Tom Kuntzleman tests to see if Powerade can be used as a source of reducing sugars in the classic silver mirror demonstration, and reminisces about Christmas days past when doing so.
The December 2020 issue of the Journal of Chemical Education is now available online to subscribers. Topics featured in this issue include: teaching during COVID-19; examining models used by students; chemical structure; game-based learning; interdisciplinary courses; teaching chemistry using plants; laboratory instruction with real-world context; fluorescence; exploring spectroscopy; thermodynamics; chemical education research; from the archives: photography.
Ethylene, C2H4, a volatile plant hormone stimulates fruit ripening and is also released during ripening. This post explains the role of ethylene in ripening and presents how the chemical identity of the ethylene scavenger used to suppress premature ripening during storage was determined.
What is the pressure inside a bottle of soda pop? Read this short article to find the surprising answer to this question, and also to learn how to do an experiment to answer this question for yourself!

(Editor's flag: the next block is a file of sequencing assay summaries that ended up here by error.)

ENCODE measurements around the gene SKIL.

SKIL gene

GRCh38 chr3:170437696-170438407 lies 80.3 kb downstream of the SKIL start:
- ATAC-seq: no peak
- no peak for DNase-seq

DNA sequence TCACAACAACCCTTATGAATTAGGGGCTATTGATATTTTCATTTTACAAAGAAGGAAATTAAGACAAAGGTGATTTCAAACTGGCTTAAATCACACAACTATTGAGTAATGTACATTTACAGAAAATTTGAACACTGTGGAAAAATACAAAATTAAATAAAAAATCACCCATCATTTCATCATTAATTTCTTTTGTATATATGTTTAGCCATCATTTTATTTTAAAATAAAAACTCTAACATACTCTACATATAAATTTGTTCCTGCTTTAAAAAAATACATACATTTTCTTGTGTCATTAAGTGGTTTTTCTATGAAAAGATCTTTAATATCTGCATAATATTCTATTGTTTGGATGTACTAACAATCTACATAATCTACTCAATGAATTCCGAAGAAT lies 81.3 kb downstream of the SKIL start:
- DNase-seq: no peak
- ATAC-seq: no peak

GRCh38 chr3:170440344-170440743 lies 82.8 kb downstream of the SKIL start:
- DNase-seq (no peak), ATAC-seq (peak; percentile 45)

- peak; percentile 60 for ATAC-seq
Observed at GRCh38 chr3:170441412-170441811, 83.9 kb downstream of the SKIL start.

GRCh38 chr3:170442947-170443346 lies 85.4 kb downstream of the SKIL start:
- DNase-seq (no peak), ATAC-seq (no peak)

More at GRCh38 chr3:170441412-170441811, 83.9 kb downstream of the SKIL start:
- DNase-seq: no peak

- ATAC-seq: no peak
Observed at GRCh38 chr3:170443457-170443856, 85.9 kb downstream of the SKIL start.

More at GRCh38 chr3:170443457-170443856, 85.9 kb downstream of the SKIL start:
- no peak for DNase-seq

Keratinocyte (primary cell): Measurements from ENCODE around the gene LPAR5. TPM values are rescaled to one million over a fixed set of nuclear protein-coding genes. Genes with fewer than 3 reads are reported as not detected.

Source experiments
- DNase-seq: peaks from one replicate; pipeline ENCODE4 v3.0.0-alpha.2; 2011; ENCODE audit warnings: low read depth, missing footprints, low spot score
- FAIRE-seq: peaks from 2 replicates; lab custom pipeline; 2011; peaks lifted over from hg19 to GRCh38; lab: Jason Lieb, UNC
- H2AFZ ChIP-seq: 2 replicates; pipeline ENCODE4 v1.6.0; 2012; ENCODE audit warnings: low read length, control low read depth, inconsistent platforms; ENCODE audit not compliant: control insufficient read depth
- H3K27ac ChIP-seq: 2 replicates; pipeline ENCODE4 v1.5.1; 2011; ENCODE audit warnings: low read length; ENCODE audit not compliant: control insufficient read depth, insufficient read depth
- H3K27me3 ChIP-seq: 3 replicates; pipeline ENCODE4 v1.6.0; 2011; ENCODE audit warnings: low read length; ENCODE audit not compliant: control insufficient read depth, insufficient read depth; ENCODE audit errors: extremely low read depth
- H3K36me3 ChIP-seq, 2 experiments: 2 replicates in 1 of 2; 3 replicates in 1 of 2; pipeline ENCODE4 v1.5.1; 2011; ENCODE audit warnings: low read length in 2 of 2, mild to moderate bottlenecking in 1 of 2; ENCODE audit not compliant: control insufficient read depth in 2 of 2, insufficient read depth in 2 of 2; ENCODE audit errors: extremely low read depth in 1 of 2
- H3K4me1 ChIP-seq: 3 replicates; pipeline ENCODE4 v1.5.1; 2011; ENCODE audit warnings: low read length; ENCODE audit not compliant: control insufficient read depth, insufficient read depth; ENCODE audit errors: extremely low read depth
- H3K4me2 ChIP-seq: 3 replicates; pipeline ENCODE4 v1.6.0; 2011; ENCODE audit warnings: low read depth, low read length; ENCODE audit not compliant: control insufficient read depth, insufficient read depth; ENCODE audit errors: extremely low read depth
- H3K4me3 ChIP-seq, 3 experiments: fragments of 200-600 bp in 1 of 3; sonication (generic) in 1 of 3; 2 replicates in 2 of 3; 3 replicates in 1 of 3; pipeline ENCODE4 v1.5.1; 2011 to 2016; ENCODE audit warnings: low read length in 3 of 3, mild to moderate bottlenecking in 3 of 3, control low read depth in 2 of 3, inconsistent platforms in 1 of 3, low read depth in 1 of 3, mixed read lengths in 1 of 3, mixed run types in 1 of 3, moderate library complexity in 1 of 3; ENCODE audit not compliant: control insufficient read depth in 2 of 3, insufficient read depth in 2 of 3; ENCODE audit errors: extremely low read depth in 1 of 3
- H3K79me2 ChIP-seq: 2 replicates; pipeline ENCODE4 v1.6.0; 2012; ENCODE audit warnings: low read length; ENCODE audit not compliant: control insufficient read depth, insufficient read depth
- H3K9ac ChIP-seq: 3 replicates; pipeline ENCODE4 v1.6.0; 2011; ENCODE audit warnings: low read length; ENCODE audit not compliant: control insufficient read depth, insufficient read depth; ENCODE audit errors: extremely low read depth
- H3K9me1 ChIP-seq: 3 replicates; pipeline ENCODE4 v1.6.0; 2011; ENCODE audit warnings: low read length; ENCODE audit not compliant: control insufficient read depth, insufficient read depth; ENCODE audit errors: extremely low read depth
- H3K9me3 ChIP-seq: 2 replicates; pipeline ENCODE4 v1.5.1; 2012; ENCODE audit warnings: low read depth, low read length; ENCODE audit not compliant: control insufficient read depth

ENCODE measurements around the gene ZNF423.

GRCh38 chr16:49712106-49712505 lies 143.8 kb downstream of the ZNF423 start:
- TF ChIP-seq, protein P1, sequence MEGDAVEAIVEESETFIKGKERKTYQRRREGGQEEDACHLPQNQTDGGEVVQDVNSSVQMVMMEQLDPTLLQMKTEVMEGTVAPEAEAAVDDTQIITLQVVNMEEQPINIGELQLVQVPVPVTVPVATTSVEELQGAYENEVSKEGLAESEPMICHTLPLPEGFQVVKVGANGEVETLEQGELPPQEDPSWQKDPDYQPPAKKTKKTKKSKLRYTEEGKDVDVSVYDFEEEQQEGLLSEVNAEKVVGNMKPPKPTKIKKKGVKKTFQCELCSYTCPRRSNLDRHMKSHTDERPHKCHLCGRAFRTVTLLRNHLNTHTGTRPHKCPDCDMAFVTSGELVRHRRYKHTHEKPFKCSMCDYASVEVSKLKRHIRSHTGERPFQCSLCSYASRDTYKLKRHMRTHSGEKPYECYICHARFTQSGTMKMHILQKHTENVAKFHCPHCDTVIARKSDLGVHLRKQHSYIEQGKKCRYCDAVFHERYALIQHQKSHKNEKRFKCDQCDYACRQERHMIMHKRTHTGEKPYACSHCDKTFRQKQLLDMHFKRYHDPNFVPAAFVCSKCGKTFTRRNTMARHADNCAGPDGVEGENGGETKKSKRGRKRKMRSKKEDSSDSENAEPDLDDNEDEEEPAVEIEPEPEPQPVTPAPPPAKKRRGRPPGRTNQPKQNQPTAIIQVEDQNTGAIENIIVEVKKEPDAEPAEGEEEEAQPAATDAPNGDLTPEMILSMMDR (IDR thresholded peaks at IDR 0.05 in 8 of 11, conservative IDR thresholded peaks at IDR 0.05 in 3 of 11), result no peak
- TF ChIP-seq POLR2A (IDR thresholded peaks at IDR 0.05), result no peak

Learn how to thermochemically analyze the Devil's Milkshake chemical demonstration - just in time for Halloween!
Determining the empirical formulas of ionic compounds based on charge balance is often a challenge for beginning chemistry students. Many visual aides have been developed for this purpose, from repurposing commercial interlocking bricks to custom 3-D printed bricks. This article describes yet another option– upcycled can carriers.
What's a better way to start the new school year than with some new experiments? Learn how to use a variety of color changing experiments to teach students about the Diet Coke and Mentos experiment, acids, bases, chemical and physical changes, and climate change.
The application of Hess's Law frequently presents students with conceptual problems. This series of experiments confirms Hess's Law and offers a robust understanding of this principle. This can be done as a demo completed by the teacher or as a lab with groups of students.
Learn how to form a blue-green copper compound on a penny, and then use that compound to make green flames. This is a great summer time activity for your next campfire!
Liquid nitrogen is used to visualize the aerosol particles emitted while speaking, coughing, breathing, and sneezing. The ability of various masks to block these droplets was also tested.